child screaming - quotes and descriptions to inspire creative writing
All behaviour is communication, and screaming is perhaps the most desperate form, literally crying out for the loving nurture that will save their brains from pain. Only with love can we wire our brains right, for empathy, for logic, for self control. That's when we respond rather than react, are responsible rather than impulsive. That's when everything gets better and we all heal and find joy. And it call comes back to that moment when we choose how to respond to the scream of a precious child, that soul at sea, that brain in pain.
The scream was primal. It had a raw intensity to it that told of urgency, of desperate need. Human brains didn't evolve in environments where there was the safety of walls, cribs and cuddly toys. All that kid knew was that Momma was nowhere close and he was as scared as an adult would be in the forest at night.
The child's scream came from a place or terror, telling of a mind lost in absolute fear. Were she an adult there would have been immediate concern, empathy, perhaps the help of a counsellor - not for Jade. She was eighteen months and everyone said attention would "spoil her."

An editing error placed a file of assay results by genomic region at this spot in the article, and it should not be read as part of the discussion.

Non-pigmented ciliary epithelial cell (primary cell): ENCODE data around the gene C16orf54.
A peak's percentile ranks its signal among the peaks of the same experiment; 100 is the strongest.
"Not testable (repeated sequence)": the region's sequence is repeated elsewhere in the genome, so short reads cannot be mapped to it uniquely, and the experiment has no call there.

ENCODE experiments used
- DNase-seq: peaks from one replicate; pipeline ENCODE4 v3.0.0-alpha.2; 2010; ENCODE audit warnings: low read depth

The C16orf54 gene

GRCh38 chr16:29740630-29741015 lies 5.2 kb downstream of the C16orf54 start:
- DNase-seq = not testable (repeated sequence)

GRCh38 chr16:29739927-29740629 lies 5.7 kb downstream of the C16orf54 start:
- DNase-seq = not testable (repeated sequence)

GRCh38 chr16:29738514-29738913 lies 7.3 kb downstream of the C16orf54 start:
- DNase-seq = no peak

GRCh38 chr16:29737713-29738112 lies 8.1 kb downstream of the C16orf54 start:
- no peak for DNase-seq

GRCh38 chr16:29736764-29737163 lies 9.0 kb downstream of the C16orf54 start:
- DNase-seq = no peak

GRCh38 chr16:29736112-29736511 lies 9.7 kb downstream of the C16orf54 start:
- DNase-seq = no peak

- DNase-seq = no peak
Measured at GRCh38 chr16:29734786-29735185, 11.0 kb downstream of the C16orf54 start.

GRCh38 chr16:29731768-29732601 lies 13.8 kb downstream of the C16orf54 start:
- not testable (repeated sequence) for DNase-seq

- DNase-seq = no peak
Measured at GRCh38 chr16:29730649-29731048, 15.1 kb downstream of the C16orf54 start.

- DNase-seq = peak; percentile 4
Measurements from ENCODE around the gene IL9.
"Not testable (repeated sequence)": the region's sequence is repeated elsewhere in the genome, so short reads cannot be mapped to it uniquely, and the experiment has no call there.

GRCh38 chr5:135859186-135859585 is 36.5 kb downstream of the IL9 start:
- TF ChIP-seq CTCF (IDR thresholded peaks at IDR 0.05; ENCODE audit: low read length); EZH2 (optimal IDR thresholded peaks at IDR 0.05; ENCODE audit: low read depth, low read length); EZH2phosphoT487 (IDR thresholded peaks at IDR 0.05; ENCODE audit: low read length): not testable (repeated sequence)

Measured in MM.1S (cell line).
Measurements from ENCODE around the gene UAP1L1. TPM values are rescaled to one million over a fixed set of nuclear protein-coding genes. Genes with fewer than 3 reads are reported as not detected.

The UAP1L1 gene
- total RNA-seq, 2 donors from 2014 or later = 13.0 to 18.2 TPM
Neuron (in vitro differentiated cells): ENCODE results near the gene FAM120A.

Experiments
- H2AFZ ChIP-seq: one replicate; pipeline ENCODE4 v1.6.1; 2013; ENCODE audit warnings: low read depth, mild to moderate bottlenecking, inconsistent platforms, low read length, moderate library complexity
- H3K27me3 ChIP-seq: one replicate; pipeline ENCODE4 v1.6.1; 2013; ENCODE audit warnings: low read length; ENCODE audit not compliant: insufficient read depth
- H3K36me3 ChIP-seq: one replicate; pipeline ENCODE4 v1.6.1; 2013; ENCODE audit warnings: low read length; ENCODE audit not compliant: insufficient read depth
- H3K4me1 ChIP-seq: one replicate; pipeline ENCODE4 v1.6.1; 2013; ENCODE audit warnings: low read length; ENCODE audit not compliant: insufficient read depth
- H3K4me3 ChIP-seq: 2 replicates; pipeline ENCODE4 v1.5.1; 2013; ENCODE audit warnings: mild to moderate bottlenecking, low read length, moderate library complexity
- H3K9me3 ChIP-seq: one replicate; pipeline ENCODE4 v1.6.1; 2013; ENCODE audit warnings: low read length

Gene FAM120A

Toby screamed like his body was rebelling against his existence - as if he'd arrived in a world that made no sense at all. His skin craved cuddles; his mind craved the rocking sensation of being carried by his mother. The outcome was the same as every other time, a shout, then ignored - his training to be an "easy child" had begun.
The scream was pain put into the air, writ large for anyone who cared to help end it. In the end what she got was a spank, sending her mind into a spasm of desperation until the inevitable shut down response.
If the child's scream was ever answered I never heard it. In the daytime his mother walked him from their apartment to daycare and back, then at night it was always the same. I could just see his face, red and wet with tears, terror in his eyes, crying himself into he oblivion of sleep. That's what passes as loving child care these days, better than sticks and beatings, but not much.